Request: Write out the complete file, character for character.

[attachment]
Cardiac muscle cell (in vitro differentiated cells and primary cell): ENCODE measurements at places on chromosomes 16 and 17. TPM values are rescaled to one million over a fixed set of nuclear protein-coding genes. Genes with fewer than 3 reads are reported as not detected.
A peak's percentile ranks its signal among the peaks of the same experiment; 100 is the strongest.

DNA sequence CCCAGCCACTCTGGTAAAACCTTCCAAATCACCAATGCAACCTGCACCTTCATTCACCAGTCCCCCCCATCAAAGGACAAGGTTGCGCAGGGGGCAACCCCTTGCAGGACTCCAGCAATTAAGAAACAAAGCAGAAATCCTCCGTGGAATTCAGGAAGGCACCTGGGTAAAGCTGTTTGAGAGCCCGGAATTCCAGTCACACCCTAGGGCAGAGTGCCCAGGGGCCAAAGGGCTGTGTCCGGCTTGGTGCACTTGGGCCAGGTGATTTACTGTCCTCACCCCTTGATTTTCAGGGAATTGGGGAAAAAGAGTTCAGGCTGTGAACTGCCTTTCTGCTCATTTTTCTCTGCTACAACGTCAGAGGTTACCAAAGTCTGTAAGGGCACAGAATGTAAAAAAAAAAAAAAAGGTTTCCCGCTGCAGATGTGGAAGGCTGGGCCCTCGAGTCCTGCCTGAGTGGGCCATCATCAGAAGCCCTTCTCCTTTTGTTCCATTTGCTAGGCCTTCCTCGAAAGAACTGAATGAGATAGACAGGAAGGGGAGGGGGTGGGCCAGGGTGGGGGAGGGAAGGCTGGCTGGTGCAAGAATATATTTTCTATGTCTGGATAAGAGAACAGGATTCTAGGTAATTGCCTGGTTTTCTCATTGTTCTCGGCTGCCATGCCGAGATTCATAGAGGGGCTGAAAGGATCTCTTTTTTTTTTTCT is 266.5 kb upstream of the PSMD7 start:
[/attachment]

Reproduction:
Cardiac muscle cell (in vitro differentiated cells and primary cell): ENCODE measurements at places on chromosomes 16 and 17. TPM values are rescaled to one million over a fixed set of nuclear protein-coding genes. Genes with fewer than 3 reads are reported as not detected.
A peak's percentile ranks its signal among the peaks of the same experiment; 100 is the strongest.

DNA sequence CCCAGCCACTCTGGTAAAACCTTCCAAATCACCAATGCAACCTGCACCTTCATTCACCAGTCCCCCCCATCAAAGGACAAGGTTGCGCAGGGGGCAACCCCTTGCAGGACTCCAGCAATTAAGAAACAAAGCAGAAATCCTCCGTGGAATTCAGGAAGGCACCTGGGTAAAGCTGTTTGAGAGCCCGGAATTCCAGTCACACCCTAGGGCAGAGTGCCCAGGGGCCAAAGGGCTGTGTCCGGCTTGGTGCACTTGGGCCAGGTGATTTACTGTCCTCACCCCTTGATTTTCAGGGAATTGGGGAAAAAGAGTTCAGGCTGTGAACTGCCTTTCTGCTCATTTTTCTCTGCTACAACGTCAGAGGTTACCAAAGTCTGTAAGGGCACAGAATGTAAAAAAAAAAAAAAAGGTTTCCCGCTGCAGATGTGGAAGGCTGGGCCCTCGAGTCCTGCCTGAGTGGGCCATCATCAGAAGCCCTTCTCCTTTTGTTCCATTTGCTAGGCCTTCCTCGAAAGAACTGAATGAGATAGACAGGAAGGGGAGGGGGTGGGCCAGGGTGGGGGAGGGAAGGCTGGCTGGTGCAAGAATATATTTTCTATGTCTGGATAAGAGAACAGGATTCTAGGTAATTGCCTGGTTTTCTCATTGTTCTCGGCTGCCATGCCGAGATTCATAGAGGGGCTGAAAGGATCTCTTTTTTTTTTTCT is 266.5 kb upstream of the PSMD7 start: